Monday, February 9, 2009

My religion

The yellow photocopied texts are leafed through. "Six days!" she calls out. The yellow pages are turned over even though the lyrics imprinted in our minds are bolder than the ones fading away in the dilapidated texts.

A family prayer meet is (supposed to be) held every Friday at my place. This has been a family tradition ever since, enforced most ruthlessly by my father. Each week we take turns to read the good word and recite our prayer, which is in some way, a relief off our shoulders.

But this is the singular perspective of a critique that I do not absolutely uphold. For a more practical purpose, our 'prayer meets' serve as a wonderful time for the family to come together to discuss the problems we face and the future ahead.

"A family that prays together, stays together", my dad always said and continues to. That's another issue that he often ends up discussing the miniature issues of the car engine and the dusty fans.

But on a meaningful note, the outcome of these gatherings has rubbed off in my instinctive nature to be as open and sincere with them as life's idiosyncrasies would permit; because in my growing years, I have rarely come by parents who know and appreciate their kids for whom they really are.

A part of this credit goes to my folks in their effort of raising us in the most fairly civilized manner, rarely resorting to unquestionable dictatorship. However, my spiritual intuition believes that the good lord presides over all such meetings. And that his blessings may not be immediate or apparent but is, nevertheless, assured and ever lasting.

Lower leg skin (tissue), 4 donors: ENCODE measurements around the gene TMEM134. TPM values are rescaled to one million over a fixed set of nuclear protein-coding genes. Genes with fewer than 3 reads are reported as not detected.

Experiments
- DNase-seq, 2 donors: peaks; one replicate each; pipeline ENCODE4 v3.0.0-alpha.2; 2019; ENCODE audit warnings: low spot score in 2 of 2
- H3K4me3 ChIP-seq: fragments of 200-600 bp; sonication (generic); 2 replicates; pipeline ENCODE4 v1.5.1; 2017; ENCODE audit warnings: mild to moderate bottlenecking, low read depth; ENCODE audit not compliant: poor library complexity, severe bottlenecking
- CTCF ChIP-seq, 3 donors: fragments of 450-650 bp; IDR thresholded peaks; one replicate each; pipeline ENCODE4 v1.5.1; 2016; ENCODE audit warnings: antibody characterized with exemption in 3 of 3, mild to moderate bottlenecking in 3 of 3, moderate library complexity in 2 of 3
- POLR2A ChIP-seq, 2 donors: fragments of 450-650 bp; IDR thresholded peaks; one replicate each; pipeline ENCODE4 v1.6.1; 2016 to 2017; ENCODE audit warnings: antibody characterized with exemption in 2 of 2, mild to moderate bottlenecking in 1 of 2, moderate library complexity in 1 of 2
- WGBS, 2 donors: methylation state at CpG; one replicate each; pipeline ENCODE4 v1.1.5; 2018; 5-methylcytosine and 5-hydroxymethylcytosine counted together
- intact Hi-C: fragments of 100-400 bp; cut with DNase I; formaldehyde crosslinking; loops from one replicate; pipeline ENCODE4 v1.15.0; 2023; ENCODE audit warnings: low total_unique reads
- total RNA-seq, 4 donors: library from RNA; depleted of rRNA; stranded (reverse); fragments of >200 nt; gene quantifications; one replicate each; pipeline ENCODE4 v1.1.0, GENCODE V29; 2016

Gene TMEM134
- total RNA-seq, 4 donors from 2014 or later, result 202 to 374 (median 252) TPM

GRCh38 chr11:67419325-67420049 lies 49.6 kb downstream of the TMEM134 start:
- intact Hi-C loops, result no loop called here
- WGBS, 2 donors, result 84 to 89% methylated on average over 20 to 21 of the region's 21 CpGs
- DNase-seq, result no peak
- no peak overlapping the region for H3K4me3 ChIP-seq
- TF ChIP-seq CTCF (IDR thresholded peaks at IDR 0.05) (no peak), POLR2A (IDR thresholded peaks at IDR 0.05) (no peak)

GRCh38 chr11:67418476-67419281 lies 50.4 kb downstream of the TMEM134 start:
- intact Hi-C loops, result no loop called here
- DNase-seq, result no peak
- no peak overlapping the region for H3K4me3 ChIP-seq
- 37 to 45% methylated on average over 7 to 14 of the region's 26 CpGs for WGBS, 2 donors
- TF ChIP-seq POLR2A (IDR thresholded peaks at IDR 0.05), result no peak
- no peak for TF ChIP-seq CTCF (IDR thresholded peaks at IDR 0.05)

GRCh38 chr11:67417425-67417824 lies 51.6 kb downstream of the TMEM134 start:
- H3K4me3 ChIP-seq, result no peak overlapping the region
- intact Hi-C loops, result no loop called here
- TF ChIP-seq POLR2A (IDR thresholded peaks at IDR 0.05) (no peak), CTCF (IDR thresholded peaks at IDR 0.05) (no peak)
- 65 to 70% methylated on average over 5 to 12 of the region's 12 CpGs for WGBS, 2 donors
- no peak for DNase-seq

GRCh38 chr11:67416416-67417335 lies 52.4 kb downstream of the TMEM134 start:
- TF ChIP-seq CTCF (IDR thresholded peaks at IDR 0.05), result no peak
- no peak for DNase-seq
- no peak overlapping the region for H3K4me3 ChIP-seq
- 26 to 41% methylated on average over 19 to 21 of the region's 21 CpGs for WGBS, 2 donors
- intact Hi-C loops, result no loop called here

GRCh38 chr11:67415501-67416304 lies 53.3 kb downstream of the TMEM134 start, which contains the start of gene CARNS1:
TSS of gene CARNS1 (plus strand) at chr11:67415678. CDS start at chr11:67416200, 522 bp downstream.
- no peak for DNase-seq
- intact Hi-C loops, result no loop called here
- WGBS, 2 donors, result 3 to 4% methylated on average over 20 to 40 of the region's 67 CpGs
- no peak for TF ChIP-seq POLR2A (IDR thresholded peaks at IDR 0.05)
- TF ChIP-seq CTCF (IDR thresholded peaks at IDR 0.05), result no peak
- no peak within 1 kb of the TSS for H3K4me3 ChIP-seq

"He teaches me to watch and pray and sing rejoicing everyday..."

As a free and flexible (condemned as loose by many) Christian, I don't stick by the dictum of any particular denomination. I don't fret to testify to it even right now. Religion is a personal matter. It all boils down to your faith that finds you, and not vice versa. It saddens my soul to see mass upheavals in the name of religion. Because the essence does not lie in mass statistics and domination. Any religion that makes it better for that one person is the best that could ever be.

Like Jesus Christ made a difference in what my life could have been if not for his angels who I call my parents. His trust in every individual to "reap whatever he sows" is the kind of upbringing that I am eternally grateful for. This is what I have deduced, not from bible stories or church hymns, but those "tiresome" prayer meets.

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